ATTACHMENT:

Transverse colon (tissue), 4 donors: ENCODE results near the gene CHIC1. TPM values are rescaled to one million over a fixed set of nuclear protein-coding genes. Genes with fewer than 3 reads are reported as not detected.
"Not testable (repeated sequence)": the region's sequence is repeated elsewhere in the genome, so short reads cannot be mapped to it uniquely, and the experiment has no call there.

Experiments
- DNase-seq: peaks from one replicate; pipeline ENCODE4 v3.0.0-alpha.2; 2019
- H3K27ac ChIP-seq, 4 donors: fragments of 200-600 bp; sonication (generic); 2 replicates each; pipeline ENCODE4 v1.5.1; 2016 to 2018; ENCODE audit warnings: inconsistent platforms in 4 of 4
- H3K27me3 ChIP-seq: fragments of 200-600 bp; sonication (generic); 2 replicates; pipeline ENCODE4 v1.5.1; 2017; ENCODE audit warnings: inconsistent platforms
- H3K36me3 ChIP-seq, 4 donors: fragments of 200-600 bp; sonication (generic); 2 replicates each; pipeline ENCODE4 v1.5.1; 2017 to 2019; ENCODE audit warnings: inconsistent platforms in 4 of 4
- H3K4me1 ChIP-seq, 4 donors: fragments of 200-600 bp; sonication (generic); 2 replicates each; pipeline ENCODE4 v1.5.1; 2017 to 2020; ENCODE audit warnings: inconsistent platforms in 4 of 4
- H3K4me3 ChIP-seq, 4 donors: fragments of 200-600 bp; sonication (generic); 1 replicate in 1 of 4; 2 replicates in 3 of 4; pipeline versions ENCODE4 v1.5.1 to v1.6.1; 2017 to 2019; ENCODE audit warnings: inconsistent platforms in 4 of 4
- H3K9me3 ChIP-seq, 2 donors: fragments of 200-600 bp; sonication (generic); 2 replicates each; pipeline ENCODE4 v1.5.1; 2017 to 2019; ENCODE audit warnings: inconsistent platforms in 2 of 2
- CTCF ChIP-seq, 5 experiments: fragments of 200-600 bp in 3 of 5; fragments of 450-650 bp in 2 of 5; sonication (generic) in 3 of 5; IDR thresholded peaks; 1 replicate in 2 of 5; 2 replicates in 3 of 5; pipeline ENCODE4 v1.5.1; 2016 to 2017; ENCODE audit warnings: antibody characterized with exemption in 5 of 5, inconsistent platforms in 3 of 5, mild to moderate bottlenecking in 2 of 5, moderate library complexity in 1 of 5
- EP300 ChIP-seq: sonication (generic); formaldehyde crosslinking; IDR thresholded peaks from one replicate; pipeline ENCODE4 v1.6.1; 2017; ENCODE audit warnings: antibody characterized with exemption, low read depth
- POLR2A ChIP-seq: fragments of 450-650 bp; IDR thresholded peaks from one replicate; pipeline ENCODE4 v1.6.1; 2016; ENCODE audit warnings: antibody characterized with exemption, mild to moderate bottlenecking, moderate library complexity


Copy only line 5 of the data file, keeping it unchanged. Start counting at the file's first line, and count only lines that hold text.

- H3K27ac ChIP-seq, 4 donors: fragments of 200-600 bp; sonication (generic); 2 replicates each; pipeline ENCODE4 v1.5.1; 2016 to 2018; ENCODE audit warnings: inconsistent platforms in 4 of 4